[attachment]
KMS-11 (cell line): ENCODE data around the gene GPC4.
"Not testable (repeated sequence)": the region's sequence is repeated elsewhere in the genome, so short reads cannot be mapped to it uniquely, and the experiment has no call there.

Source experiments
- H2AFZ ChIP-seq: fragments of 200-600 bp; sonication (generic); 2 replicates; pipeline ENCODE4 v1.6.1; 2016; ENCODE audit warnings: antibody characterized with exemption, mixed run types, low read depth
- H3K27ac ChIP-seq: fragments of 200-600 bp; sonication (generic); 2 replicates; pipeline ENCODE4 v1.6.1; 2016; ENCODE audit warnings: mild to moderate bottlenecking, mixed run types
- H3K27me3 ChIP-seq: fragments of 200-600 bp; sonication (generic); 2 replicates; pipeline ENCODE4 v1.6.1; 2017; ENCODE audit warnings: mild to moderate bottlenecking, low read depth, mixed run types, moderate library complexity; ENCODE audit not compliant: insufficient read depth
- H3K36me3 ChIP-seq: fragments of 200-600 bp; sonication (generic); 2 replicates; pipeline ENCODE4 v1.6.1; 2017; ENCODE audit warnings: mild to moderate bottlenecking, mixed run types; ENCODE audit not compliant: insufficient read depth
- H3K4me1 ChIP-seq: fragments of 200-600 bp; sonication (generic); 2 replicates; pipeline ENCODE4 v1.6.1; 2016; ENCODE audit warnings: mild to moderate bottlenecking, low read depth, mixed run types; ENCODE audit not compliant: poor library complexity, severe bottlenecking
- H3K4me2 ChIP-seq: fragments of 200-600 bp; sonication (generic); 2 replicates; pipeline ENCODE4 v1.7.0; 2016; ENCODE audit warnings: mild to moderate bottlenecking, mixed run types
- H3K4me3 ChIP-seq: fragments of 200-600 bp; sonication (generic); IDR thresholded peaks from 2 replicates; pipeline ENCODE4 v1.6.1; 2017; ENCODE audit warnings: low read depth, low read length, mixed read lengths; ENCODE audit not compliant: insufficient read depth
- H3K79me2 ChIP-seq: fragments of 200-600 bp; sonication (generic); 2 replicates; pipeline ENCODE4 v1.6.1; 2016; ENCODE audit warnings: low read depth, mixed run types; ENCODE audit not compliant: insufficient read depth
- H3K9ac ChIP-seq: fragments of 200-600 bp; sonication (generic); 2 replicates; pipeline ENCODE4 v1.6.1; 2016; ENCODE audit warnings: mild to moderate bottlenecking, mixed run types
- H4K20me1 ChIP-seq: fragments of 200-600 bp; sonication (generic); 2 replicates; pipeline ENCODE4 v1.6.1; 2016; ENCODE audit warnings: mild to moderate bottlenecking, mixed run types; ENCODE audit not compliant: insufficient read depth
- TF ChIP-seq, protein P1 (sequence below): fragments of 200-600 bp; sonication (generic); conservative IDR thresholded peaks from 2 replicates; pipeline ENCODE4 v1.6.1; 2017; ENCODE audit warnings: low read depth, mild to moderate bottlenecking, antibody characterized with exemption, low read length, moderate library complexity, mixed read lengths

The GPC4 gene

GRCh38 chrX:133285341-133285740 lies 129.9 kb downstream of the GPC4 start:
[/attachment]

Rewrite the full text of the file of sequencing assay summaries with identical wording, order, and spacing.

KMS-11 (cell line): ENCODE data around the gene GPC4.
"Not testable (repeated sequence)": the region's sequence is repeated elsewhere in the genome, so short reads cannot be mapped to it uniquely, and the experiment has no call there.

Source experiments
- H2AFZ ChIP-seq: fragments of 200-600 bp; sonication (generic); 2 replicates; pipeline ENCODE4 v1.6.1; 2016; ENCODE audit warnings: antibody characterized with exemption, mixed run types, low read depth
- H3K27ac ChIP-seq: fragments of 200-600 bp; sonication (generic); 2 replicates; pipeline ENCODE4 v1.6.1; 2016; ENCODE audit warnings: mild to moderate bottlenecking, mixed run types
- H3K27me3 ChIP-seq: fragments of 200-600 bp; sonication (generic); 2 replicates; pipeline ENCODE4 v1.6.1; 2017; ENCODE audit warnings: mild to moderate bottlenecking, low read depth, mixed run types, moderate library complexity; ENCODE audit not compliant: insufficient read depth
- H3K36me3 ChIP-seq: fragments of 200-600 bp; sonication (generic); 2 replicates; pipeline ENCODE4 v1.6.1; 2017; ENCODE audit warnings: mild to moderate bottlenecking, mixed run types; ENCODE audit not compliant: insufficient read depth
- H3K4me1 ChIP-seq: fragments of 200-600 bp; sonication (generic); 2 replicates; pipeline ENCODE4 v1.6.1; 2016; ENCODE audit warnings: mild to moderate bottlenecking, low read depth, mixed run types; ENCODE audit not compliant: poor library complexity, severe bottlenecking
- H3K4me2 ChIP-seq: fragments of 200-600 bp; sonication (generic); 2 replicates; pipeline ENCODE4 v1.7.0; 2016; ENCODE audit warnings: mild to moderate bottlenecking, mixed run types
- H3K4me3 ChIP-seq: fragments of 200-600 bp; sonication (generic); IDR thresholded peaks from 2 replicates; pipeline ENCODE4 v1.6.1; 2017; ENCODE audit warnings: low read depth, low read length, mixed read lengths; ENCODE audit not compliant: insufficient read depth
- H3K79me2 ChIP-seq: fragments of 200-600 bp; sonication (generic); 2 replicates; pipeline ENCODE4 v1.6.1; 2016; ENCODE audit warnings: low read depth, mixed run types; ENCODE audit not compliant: insufficient read depth
- H3K9ac ChIP-seq: fragments of 200-600 bp; sonication (generic); 2 replicates; pipeline ENCODE4 v1.6.1; 2016; ENCODE audit warnings: mild to moderate bottlenecking, mixed run types
- H4K20me1 ChIP-seq: fragments of 200-600 bp; sonication (generic); 2 replicates; pipeline ENCODE4 v1.6.1; 2016; ENCODE audit warnings: mild to moderate bottlenecking, mixed run types; ENCODE audit not compliant: insufficient read depth
- TF ChIP-seq, protein P1 (sequence below): fragments of 200-600 bp; sonication (generic); conservative IDR thresholded peaks from 2 replicates; pipeline ENCODE4 v1.6.1; 2017; ENCODE audit warnings: low read depth, mild to moderate bottlenecking, antibody characterized with exemption, low read length, moderate library complexity, mixed read lengths

The GPC4 gene

GRCh38 chrX:133285341-133285740 lies 129.9 kb downstream of the GPC4 start: